Farm Horizons, September 2002

Picha's dream for private cemetery becomes reality

By Ryan Gueningsman

All Ralph Picha wanted for himself, his wife, Carol, and their descendants, was to be buried on the land that his ancestors settled in 1874.

What he got was a fight.

He had the idea for quite some time, but his interest was spurred when he read an article about former Star Tribune staff writer Dennis Cassano, who was buried on his own land near Lake Maria State Park near Monticello.

"He had 40 acres of land by there (Lake Maria), so he worked out some deal with the parks department where if he would donate 40 acres of land to the park, he could be buried on that land," Picha said.

"He went right to the state with that," Picha said.

Minnesota has two statutes that involve cemeteries. Statute 306 deals with commercial cemeteries, and Stature 307 deals with private cemeteries.

"Three hundred seven said that any individual or company can start a cemetery on their land, but that it has to be surveyed, and it has to be recorded on the deed," he said.

Picha thought he was good to go. He began working with an attorney, who told him that he also needed a conditional use permit (CUP) from McLeod County.

"We went to the courthouse and said we needed a CUP, and we paid the $219.50," he said.

A CUP must be first approved by the township, then the planning and zoning commission, and finally the county board.

"When we first went to the township meeting, the chairman was gone, because he was on vacation," Picha said. "At that time, no one had any objections, but it had to be discussed with the chairman."

At the next meeting, Picha met some difficulties.

"It became a total different meeting," he said.

The township board couldn't reach a decision, so it sent it on to planning and zoning without recommendation, he said.

When Picha reached the first planning and zoning meeting with his cemetery on the agenda, he was met with questions, such as how is it going to be maintained; is there a big enough trust fund; how many plots there would be; and whether a vault would be used.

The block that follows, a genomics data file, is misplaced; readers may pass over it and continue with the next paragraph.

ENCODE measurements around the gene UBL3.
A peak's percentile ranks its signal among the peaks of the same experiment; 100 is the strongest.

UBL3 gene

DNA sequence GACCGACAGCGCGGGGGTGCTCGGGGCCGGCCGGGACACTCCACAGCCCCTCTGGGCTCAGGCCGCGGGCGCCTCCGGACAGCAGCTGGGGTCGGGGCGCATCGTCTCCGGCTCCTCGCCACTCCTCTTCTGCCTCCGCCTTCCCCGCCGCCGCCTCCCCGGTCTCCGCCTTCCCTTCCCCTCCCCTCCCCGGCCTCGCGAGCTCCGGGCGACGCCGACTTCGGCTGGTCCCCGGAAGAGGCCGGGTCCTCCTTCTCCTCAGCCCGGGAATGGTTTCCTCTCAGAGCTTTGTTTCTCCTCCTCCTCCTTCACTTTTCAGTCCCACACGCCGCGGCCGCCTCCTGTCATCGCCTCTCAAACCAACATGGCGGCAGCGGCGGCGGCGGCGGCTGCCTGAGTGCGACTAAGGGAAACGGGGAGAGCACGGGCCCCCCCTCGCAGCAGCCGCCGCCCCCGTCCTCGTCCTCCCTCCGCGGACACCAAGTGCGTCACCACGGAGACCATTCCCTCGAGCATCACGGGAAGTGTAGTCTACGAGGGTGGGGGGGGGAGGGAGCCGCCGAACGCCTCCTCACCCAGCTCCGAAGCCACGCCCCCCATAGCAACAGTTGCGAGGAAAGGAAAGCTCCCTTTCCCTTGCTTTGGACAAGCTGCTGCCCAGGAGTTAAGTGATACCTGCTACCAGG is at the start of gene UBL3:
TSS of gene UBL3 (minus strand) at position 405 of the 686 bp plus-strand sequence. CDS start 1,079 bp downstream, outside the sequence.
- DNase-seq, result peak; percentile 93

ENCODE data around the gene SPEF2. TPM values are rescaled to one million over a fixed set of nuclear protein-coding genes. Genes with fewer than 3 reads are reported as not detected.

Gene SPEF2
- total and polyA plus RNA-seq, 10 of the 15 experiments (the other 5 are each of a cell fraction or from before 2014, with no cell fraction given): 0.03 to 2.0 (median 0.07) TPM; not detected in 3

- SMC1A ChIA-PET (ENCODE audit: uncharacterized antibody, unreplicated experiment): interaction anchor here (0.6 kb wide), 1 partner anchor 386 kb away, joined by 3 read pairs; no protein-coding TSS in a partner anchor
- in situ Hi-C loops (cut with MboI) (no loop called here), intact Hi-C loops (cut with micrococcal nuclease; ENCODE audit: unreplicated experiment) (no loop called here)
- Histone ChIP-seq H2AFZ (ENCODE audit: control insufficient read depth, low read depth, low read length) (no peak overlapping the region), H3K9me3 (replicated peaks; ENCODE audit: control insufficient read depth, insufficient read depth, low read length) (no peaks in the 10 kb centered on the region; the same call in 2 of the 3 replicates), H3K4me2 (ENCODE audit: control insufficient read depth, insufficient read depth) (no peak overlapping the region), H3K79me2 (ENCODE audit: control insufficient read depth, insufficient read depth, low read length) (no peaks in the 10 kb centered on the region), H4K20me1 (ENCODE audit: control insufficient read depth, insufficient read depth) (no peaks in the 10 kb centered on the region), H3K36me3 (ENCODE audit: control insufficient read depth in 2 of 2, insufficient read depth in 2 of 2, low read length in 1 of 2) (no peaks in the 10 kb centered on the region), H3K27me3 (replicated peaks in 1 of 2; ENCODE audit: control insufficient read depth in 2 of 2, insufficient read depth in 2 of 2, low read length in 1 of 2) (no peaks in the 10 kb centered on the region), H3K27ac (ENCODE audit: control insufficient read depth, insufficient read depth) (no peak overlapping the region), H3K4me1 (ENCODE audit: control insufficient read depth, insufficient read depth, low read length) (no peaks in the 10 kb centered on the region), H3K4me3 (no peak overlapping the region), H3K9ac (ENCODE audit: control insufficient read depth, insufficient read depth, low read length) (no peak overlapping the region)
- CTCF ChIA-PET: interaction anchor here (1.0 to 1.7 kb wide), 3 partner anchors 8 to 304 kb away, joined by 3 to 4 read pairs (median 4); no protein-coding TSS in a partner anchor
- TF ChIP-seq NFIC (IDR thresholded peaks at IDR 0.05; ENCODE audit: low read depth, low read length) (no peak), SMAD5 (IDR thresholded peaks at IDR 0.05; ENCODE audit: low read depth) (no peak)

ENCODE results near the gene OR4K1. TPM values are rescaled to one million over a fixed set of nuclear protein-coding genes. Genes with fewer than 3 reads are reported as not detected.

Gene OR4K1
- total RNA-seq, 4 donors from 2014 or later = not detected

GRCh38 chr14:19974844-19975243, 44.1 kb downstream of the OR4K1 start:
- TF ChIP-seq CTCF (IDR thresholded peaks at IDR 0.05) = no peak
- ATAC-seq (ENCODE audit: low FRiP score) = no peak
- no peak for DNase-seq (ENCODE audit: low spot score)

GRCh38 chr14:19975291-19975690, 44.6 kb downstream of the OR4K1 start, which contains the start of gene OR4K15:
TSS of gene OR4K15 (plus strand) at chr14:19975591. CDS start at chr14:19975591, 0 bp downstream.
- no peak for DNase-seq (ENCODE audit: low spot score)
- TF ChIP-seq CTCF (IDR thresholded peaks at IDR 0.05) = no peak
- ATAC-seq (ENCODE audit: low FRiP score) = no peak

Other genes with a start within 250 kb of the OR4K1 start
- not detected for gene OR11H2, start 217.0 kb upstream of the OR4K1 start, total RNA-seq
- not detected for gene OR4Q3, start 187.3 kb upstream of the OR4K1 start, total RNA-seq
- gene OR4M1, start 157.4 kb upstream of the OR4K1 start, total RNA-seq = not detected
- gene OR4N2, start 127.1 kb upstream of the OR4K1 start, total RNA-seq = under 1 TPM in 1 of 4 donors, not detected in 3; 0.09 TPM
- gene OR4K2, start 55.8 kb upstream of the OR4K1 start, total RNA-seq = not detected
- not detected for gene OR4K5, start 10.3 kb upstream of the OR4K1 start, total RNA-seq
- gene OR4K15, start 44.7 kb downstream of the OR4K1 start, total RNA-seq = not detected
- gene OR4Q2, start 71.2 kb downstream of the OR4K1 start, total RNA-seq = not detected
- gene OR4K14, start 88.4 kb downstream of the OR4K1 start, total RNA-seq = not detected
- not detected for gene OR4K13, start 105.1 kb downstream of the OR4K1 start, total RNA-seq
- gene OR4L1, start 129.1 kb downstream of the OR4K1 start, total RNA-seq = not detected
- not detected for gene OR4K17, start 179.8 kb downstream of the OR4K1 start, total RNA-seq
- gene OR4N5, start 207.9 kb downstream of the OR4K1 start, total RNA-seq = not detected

Picha had answers for all of their questions, noting that there would be a $10,000 trust fund set up, it would be 72 plots for his descendants, and that vaults weren't a state requirement.

The planning and zoning board deadlocked as well, reaching no official recommendation. It passed it onto the county board.

"The county commissioners kicked it around for awhile," Picha said.

The county thought that Picha was not using agricultural land properly by putting a cemetery there.

At its meeting Feb. 20, 2001 the county board denied Picha's application "due to incompatibility with current use of the land and to avoid setting a precedent of allowing private cemeteries," court documents said.

Picha still wasn't going to give up without a fight.

He and his attorney sued the county ­ and won.

The Minnesota Court of Appeals overturned the county's decision, and on June 26, McLeod County approved Picha's CUP, providing he met the following eight guidelines:

The conditions are as follows:

· A $5,000 perpetual care fund is to be established, with the gain on the fund to be reinvested in the fund. The fund will be flagged and the county notified if the cemetery association draws on the fund, and the cemetery association will need to approach the board if funds are to be used for a specific purpose.

· Robert Hantge of Dobratz/Hantge Funeral Chapel will serve as the non-family member on the cemetery board. If he is no longer able to serve in that capacity, the cemetery board and the county will need to agree on his replacement.

· The cemetery board will follow all state and federal guidelines regarding private cemeteries.

· Grave liners shall be used.

· A perpetual easement will be drawn up from the township road to the cemetery to guarantee access to the cemetery.

· Flat grave markers shall be used.

· A 10-foot buffer is required around the perimeter of the cemetery, and a 10-foot strip is required down the center of the cemetery for access.

· The four corners of the cemetery will be surveyed and the cemetery board will determine the four corners of each plot.

"I could have dropped it," Picha said. "But I knew I was right."

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